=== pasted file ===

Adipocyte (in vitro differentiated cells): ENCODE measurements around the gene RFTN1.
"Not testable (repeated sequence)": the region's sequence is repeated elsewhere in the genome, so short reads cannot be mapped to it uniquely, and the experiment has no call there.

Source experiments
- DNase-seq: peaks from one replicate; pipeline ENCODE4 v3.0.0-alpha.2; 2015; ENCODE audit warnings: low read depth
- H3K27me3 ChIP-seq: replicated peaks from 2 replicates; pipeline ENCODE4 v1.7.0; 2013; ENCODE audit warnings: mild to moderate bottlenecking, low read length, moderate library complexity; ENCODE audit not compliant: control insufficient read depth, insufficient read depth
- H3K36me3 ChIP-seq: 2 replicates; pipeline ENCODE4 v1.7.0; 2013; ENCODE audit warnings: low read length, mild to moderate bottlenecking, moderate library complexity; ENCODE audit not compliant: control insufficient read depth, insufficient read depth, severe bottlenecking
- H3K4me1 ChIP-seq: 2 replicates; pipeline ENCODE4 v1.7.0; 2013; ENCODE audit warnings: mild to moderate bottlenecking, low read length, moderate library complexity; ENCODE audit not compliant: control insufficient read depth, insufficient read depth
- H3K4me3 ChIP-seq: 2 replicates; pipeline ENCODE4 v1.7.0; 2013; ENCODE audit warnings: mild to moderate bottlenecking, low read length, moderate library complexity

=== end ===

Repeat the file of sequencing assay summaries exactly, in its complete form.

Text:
Adipocyte (in vitro differentiated cells): ENCODE measurements around the gene RFTN1.
"Not testable (repeated sequence)": the region's sequence is repeated elsewhere in the genome, so short reads cannot be mapped to it uniquely, and the experiment has no call there.

Source experiments
- DNase-seq: peaks from one replicate; pipeline ENCODE4 v3.0.0-alpha.2; 2015; ENCODE audit warnings: low read depth
- H3K27me3 ChIP-seq: replicated peaks from 2 replicates; pipeline ENCODE4 v1.7.0; 2013; ENCODE audit warnings: mild to moderate bottlenecking, low read length, moderate library complexity; ENCODE audit not compliant: control insufficient read depth, insufficient read depth
- H3K36me3 ChIP-seq: 2 replicates; pipeline ENCODE4 v1.7.0; 2013; ENCODE audit warnings: low read length, mild to moderate bottlenecking, moderate library complexity; ENCODE audit not compliant: control insufficient read depth, insufficient read depth, severe bottlenecking
- H3K4me1 ChIP-seq: 2 replicates; pipeline ENCODE4 v1.7.0; 2013; ENCODE audit warnings: mild to moderate bottlenecking, low read length, moderate library complexity; ENCODE audit not compliant: control insufficient read depth, insufficient read depth
- H3K4me3 ChIP-seq: 2 replicates; pipeline ENCODE4 v1.7.0; 2013; ENCODE audit warnings: mild to moderate bottlenecking, low read length, moderate library complexity